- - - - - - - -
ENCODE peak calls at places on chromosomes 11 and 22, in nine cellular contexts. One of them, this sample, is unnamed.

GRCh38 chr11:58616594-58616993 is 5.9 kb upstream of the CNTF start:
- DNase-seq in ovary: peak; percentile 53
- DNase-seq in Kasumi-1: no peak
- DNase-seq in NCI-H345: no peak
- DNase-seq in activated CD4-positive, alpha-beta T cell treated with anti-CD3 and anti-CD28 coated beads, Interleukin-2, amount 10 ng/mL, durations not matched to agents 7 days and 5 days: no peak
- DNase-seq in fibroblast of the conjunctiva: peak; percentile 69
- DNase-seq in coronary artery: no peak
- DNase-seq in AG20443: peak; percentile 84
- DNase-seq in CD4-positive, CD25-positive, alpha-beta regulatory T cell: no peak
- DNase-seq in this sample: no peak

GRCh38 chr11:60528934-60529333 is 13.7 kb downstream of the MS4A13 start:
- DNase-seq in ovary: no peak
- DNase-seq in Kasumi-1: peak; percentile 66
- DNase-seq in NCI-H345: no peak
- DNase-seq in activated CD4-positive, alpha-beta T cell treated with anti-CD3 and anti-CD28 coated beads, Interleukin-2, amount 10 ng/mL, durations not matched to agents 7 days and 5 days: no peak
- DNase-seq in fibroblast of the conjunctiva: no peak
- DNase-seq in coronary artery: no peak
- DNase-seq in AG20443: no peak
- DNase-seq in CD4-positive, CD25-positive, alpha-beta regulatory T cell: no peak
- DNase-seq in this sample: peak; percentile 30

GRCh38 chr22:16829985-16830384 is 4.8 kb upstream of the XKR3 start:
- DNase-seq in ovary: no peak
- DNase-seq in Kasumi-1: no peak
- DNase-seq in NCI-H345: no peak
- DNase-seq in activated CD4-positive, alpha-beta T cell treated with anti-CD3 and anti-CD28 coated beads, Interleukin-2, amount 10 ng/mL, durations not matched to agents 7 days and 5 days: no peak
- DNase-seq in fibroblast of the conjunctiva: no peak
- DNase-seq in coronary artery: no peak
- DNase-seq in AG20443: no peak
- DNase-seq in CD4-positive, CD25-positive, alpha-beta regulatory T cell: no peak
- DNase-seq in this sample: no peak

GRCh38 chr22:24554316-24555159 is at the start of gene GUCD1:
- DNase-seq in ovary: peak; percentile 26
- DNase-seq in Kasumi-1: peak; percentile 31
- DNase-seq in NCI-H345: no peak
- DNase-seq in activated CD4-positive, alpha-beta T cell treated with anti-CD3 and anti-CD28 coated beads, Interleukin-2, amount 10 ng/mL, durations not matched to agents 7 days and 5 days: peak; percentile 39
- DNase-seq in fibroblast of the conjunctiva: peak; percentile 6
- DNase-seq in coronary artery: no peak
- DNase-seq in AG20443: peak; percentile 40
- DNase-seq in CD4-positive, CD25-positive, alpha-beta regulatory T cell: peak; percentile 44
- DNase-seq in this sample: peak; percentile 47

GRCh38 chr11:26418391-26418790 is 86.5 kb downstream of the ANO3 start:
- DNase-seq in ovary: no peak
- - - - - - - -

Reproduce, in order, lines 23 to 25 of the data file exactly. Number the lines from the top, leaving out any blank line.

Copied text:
- DNase-seq in ovary: no peak
- DNase-seq in Kasumi-1: no peak
- DNase-seq in NCI-H345: no peak